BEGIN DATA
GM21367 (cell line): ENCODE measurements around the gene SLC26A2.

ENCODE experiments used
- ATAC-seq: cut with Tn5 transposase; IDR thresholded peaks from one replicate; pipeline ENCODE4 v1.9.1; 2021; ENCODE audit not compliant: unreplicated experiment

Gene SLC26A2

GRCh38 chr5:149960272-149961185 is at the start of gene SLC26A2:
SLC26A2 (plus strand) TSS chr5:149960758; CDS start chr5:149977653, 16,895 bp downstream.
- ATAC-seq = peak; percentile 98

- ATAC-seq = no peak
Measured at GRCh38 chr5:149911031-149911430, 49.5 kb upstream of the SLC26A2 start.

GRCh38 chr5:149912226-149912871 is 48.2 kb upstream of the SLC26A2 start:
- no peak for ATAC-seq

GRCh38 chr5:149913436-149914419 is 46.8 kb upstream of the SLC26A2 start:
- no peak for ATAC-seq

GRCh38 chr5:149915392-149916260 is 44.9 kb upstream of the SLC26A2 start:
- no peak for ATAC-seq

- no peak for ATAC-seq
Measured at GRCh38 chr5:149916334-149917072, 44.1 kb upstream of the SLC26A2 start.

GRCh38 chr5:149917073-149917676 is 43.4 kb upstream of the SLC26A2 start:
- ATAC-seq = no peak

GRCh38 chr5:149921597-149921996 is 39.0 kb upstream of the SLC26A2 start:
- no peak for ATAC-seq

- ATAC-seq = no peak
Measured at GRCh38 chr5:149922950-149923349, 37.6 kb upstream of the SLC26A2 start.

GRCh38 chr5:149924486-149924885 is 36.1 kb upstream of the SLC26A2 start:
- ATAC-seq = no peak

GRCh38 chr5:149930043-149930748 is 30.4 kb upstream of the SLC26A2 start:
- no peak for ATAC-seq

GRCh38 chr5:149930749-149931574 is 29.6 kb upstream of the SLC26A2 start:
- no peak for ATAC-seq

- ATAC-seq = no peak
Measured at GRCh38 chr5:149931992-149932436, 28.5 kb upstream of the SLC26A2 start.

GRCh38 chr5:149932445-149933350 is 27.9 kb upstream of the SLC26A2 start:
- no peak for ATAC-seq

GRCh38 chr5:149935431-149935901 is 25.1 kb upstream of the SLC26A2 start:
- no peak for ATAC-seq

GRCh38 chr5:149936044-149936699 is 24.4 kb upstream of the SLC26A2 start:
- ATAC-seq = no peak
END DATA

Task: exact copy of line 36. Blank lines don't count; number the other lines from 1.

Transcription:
GRCh38 chr5:149936044-149936699 is 24.4 kb upstream of the SLC26A2 start: